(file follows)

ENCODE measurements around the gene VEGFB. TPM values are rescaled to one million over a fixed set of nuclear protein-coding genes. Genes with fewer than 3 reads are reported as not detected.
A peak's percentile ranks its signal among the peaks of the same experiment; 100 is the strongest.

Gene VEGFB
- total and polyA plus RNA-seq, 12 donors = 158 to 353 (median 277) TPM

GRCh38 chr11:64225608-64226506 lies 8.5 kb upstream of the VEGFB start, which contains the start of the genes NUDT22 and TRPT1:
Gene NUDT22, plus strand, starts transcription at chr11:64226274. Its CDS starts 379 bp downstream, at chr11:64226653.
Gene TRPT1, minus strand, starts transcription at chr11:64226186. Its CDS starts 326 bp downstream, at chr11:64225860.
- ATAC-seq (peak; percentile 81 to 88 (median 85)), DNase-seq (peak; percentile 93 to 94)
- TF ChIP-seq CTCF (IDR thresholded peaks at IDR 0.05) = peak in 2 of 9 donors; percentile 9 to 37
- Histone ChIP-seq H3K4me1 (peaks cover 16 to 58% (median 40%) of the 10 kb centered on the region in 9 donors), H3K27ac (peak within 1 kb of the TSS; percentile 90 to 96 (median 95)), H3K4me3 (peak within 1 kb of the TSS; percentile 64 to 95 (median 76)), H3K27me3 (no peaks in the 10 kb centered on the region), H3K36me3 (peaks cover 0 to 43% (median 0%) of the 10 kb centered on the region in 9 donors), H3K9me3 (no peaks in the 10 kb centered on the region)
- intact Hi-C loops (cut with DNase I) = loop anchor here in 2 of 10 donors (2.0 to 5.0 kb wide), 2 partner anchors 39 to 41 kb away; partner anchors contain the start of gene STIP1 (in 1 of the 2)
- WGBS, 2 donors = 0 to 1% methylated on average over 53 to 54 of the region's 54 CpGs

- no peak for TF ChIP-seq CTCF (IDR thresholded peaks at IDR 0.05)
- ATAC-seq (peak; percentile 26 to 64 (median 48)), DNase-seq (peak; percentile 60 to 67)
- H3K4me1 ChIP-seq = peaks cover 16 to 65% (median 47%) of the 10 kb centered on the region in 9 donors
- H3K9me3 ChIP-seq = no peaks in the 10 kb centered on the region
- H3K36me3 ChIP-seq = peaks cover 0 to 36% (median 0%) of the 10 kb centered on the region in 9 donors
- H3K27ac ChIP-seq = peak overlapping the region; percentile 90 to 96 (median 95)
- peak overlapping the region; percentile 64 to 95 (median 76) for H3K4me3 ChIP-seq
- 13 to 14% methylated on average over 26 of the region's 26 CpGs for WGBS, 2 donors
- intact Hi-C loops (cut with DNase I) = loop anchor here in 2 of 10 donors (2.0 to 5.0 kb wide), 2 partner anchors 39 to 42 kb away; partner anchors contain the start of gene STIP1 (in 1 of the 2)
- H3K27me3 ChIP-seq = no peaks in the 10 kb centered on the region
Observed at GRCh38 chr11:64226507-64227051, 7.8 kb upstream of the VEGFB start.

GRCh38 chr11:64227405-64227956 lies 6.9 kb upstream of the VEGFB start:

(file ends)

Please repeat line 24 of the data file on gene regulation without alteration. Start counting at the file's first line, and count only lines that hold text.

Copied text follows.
GRCh38 chr11:64227405-64227956 lies 6.9 kb upstream of the VEGFB start: